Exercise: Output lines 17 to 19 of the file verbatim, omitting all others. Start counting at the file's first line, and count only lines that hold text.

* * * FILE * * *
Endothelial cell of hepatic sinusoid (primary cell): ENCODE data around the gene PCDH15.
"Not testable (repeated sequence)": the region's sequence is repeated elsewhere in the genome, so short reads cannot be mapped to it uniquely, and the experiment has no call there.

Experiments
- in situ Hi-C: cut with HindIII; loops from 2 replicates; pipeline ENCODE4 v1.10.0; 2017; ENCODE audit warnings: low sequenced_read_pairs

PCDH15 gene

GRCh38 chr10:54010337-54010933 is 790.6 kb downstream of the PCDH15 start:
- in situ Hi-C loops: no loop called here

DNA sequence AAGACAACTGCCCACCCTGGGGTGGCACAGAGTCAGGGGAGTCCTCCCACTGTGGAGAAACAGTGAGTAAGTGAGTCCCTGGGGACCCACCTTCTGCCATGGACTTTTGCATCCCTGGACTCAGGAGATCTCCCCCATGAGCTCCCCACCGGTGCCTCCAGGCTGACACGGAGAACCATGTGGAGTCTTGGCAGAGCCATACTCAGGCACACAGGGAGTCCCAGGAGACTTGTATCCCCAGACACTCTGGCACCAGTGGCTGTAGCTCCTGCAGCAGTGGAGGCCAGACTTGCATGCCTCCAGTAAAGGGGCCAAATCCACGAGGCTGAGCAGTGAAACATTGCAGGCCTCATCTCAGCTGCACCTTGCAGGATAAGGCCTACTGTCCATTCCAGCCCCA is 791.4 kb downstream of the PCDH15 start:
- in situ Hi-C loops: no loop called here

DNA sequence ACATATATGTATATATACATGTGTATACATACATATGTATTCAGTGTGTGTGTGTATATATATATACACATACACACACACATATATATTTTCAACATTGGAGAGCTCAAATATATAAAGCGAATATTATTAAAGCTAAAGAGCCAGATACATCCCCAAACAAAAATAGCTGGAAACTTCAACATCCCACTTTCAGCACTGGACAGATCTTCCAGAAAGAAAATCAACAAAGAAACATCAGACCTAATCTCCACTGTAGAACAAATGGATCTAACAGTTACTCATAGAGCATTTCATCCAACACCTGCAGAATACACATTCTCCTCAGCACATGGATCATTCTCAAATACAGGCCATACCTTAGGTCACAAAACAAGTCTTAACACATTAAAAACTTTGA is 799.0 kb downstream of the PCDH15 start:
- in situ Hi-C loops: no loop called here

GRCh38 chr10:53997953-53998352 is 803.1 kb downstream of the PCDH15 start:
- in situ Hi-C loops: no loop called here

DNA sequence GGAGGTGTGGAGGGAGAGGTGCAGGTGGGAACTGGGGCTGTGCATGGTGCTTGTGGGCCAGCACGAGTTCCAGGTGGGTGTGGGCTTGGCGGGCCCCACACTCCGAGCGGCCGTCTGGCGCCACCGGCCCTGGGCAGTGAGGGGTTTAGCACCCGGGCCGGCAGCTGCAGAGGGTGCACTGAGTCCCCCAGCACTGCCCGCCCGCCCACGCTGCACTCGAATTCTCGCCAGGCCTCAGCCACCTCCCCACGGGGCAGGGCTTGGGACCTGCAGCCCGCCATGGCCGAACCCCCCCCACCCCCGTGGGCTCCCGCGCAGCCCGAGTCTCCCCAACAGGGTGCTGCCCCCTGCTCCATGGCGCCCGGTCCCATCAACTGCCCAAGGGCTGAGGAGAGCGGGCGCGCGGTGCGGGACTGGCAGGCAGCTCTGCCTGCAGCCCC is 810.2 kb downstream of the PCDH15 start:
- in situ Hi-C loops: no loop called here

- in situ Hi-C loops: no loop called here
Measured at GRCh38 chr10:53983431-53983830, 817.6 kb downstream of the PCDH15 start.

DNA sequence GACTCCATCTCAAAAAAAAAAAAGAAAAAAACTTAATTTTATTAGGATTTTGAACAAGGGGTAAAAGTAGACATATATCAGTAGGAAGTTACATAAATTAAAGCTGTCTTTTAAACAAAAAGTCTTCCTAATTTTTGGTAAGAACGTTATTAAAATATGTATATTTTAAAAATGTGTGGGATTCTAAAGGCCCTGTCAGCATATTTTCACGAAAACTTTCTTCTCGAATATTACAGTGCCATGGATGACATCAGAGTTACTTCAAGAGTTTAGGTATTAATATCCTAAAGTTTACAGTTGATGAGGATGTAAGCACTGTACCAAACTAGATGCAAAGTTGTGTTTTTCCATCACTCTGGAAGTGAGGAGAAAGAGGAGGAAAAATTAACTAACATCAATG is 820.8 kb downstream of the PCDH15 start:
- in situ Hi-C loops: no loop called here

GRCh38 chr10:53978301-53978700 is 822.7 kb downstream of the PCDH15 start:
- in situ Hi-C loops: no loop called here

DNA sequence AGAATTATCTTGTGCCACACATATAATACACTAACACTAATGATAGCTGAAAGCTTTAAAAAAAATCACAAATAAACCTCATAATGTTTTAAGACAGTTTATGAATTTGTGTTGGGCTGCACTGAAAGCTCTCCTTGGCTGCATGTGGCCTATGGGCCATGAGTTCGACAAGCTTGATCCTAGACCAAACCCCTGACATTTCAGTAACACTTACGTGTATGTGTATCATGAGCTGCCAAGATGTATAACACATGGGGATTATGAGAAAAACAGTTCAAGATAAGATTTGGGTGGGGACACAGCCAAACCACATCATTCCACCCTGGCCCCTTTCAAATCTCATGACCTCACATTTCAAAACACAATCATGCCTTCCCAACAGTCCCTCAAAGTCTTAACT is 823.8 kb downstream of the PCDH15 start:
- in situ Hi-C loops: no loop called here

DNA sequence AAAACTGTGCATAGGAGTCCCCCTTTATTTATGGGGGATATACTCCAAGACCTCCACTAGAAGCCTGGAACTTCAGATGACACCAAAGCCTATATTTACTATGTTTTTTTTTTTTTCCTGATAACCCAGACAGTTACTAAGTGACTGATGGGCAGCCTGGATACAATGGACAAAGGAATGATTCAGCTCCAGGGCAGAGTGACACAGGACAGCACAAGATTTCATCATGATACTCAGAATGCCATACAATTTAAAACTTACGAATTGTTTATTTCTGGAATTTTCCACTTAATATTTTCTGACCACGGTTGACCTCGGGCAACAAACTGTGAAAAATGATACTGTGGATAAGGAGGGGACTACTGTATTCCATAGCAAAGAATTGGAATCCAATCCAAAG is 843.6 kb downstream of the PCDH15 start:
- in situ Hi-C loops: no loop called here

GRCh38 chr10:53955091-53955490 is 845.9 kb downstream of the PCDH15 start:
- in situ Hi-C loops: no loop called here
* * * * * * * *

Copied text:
Measured at GRCh38 chr10:53983431-53983830, 817.6 kb downstream of the PCDH15 start.

DNA sequence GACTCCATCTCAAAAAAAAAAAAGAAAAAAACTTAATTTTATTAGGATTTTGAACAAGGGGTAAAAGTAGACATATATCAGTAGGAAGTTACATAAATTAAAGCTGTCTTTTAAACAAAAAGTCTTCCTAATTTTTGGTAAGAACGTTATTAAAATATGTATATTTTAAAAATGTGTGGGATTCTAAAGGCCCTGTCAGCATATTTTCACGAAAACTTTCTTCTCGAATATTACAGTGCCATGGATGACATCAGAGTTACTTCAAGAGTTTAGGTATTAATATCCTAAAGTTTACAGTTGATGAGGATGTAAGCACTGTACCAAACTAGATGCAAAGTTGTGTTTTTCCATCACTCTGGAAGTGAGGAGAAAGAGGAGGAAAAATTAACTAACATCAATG is 820.8 kb downstream of the PCDH15 start:
- in situ Hi-C loops: no loop called here